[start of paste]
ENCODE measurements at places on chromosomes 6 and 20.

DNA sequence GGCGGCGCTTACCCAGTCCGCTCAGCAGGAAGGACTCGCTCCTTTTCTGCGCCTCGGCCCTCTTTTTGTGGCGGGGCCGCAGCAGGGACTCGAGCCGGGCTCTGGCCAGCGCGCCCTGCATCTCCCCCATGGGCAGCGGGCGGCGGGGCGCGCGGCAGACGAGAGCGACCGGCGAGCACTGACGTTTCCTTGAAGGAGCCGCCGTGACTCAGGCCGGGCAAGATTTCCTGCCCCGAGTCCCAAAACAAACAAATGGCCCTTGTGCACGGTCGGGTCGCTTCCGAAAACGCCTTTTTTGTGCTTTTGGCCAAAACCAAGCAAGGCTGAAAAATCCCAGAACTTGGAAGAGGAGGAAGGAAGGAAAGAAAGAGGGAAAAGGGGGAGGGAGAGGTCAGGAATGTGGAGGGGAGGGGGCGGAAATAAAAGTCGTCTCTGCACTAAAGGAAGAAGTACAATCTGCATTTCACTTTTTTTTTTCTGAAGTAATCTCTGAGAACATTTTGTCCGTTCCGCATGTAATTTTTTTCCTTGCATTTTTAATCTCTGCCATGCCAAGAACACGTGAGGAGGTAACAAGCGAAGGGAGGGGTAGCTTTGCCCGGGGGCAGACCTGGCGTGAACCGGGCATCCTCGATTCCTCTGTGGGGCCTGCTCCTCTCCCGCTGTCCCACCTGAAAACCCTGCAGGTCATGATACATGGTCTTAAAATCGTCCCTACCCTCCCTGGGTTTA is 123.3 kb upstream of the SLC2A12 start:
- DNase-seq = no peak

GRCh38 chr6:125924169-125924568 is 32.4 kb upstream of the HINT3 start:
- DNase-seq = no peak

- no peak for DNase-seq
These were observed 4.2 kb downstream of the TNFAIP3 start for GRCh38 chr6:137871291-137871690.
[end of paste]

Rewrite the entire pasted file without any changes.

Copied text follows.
ENCODE measurements at places on chromosomes 6 and 20.

DNA sequence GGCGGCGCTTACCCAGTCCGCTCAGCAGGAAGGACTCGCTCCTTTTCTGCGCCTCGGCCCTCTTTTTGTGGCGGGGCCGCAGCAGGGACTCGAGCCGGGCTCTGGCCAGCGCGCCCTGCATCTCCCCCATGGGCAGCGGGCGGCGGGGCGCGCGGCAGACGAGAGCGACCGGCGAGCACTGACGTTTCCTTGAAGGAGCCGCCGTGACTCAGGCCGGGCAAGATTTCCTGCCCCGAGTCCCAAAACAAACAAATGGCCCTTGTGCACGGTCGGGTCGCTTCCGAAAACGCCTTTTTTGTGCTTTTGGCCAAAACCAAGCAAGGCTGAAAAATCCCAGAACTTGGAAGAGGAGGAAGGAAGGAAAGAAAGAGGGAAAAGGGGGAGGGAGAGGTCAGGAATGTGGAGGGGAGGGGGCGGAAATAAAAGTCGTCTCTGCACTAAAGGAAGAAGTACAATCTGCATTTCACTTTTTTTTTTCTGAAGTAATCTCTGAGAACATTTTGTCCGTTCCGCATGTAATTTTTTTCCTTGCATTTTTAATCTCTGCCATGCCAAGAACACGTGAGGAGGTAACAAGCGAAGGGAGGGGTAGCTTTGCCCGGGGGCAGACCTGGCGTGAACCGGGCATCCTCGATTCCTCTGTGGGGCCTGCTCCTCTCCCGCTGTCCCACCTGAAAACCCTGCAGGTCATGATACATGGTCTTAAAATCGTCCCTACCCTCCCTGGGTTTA is 123.3 kb upstream of the SLC2A12 start:
- DNase-seq = no peak

GRCh38 chr6:125924169-125924568 is 32.4 kb upstream of the HINT3 start:
- DNase-seq = no peak

- no peak for DNase-seq
These were observed 4.2 kb downstream of the TNFAIP3 start for GRCh38 chr6:137871291-137871690.